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March 28, 2012 9:20:09 PM

As others had mentioned, it would be best to get the case and psu separately because the cheap psu will fail and might be a fire hazard. There are a few highly trusted brands, seasonic, corsair, antec, and some others, that make very good psus for decent prices, and they would fit well in a build with a $1000 budget.

As for building the computer itself, it's much easier than you'd think. I had never built one until a week ago, and it was very easy, but time consuming. I used newegg's youtube vids on how to build a computer, as well as some other sources for specific parts. Just be prepared to spend 3-6 hours (if you factor in sw installation) building it.
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March 28, 2012 9:39:23 PM

brewspy said:
As others had mentioned, it would be best to get the case and psu separately because the cheap psu will fail and might be a fire hazard. There are a few highly trusted brands, seasonic, corsair, antec, and some others, that make very good psus for decent prices, and they would fit well in a build with a $1000 budget.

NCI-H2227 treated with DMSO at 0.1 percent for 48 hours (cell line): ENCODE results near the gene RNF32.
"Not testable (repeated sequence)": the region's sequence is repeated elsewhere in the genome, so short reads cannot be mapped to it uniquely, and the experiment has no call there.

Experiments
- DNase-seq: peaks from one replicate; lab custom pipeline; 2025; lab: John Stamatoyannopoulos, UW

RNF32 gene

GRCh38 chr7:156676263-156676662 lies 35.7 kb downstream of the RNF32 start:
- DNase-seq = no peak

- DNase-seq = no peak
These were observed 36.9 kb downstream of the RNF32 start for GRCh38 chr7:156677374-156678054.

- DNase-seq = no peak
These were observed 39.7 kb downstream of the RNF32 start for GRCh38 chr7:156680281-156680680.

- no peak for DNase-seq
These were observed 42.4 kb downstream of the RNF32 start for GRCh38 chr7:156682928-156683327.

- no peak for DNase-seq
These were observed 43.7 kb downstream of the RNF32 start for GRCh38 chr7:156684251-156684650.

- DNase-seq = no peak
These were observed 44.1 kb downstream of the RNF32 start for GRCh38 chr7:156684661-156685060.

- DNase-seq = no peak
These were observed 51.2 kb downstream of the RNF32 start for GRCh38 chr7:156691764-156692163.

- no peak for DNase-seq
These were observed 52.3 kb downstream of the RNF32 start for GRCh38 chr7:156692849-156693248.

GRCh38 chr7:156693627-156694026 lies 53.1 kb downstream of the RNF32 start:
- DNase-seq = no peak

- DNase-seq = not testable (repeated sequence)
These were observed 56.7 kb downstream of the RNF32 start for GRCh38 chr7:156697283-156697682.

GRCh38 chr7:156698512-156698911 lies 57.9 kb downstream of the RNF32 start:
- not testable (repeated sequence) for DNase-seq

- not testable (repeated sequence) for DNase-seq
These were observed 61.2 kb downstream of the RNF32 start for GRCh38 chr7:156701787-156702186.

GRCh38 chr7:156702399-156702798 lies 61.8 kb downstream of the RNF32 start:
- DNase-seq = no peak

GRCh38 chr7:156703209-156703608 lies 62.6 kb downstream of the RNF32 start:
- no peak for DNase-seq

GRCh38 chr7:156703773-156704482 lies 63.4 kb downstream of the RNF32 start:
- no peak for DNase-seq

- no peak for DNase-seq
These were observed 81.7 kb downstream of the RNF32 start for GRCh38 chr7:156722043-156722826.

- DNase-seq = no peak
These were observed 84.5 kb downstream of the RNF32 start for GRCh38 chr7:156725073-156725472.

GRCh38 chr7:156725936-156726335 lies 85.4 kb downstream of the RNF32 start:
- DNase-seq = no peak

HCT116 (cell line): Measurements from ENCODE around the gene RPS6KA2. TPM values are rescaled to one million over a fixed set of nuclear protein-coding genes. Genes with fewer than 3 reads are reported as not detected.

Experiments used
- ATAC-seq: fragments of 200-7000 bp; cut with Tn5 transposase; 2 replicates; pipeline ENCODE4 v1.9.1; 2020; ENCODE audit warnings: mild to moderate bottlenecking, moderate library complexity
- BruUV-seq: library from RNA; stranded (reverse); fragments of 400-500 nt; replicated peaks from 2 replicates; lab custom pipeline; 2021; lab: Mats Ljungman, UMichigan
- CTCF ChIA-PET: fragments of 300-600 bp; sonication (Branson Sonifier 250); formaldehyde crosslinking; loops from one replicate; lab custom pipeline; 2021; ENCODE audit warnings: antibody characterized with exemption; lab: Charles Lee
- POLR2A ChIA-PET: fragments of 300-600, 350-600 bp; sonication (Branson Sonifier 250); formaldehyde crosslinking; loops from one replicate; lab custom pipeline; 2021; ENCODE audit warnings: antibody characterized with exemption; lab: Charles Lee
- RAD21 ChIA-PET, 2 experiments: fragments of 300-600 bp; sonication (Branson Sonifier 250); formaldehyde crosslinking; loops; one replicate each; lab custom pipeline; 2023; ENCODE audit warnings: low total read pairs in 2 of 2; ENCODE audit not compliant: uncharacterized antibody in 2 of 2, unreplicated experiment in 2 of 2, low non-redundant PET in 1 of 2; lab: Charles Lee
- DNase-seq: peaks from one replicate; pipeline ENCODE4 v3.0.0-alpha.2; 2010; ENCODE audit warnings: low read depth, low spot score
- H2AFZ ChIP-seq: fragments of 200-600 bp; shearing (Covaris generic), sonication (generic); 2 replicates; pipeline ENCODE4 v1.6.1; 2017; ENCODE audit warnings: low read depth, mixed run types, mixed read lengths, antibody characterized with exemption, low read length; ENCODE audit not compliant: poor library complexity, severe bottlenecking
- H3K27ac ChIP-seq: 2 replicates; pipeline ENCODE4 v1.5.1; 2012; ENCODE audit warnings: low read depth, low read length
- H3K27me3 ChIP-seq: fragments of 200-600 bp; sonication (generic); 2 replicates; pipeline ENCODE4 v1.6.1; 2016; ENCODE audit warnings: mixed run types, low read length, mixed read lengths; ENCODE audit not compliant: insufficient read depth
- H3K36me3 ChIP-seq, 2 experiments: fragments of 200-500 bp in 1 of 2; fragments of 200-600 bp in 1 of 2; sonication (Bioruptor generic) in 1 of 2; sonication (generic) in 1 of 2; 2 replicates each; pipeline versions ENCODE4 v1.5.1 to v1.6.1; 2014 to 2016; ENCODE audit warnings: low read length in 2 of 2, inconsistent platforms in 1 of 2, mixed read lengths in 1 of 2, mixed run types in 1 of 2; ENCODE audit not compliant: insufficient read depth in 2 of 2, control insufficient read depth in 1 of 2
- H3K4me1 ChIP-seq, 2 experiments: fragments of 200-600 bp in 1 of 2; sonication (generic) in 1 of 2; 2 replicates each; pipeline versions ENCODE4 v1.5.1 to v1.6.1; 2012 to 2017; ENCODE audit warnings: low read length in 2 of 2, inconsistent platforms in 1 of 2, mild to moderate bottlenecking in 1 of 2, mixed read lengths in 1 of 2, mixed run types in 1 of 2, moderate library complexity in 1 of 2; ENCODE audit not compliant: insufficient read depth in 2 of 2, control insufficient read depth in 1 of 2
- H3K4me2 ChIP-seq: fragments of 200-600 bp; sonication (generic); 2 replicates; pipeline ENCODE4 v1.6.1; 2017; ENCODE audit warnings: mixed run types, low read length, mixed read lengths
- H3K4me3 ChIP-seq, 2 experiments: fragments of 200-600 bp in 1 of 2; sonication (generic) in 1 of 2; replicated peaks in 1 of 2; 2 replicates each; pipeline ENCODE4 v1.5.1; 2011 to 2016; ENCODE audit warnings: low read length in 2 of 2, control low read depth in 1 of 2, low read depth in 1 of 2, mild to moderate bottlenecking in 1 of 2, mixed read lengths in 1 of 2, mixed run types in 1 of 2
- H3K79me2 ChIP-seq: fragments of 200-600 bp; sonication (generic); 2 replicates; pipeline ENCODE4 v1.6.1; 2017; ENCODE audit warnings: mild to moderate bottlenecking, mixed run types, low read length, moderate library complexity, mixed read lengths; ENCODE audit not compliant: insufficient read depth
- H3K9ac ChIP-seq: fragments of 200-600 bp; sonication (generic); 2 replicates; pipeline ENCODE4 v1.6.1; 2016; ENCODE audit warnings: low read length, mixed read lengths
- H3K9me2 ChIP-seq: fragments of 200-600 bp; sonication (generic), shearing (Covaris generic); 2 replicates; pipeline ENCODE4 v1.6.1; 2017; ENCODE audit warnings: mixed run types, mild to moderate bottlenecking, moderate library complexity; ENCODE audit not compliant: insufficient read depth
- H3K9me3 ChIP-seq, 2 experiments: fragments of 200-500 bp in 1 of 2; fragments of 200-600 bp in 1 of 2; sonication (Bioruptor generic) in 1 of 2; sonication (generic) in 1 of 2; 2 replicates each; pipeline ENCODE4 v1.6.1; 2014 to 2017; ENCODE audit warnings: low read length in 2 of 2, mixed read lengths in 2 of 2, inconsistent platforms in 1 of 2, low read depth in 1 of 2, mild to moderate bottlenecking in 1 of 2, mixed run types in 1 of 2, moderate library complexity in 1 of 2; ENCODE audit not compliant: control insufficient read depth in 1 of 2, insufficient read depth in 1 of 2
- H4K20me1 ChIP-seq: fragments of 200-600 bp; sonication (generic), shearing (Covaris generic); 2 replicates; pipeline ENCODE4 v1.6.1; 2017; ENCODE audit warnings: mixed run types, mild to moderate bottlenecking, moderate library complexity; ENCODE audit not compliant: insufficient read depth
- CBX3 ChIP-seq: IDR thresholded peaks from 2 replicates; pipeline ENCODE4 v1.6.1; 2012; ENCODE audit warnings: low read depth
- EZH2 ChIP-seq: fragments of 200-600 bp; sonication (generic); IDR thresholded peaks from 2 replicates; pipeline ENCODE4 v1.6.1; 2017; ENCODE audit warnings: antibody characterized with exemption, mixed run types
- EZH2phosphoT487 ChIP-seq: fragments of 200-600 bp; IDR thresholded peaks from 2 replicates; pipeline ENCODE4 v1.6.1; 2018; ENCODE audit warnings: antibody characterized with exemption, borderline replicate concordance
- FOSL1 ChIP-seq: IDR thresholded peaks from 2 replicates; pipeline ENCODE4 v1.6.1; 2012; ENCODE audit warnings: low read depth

As for building the computer itself, it's much easier than you'd think. I had never built one until a week ago, and it was very easy, but time consuming. I used newegg's youtube vids on how to build a computer, as well as some other sources for specific parts. Just be prepared to spend 3-6 hours (if you factor in sw installation) building it.

I am actually watching those Newegg videos right now :) .
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March 28, 2012 9:43:23 PM

Other than the optical drive, I guess you're all set. Sexy case, btw.

FYI, all of the cables and screws and stuff should come with the case/mobo. As long as you read all of the instructions for the motherboard, putting it together should be pretty easy. If you're building on carpet or something, make sure to touch a piece of metal or something somewhere so you don't shock the mobo. That would be a bad start to a build :p  Static electricity is bad.

Pretty awesome for a first build, hope it works out well for you.
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March 29, 2012 4:01:39 AM

Those Newegg videos are superb if you're attempting to build your own rig. :D  Like what others have said, get the 2500k if and only if you're interested in overclocking sometime in the future. If you're on a tight budget then stick with the 2400 or 2500 (w/o the K). They are all sandy bridge so you will definitely see a performance boost from your previous processors.
I usually build on a wooden table or floor, try avoiding carpets. Oh and take your time at building the pc once you build a few times speed up no sweat :)  Good luck i'm sure it will go well for you :D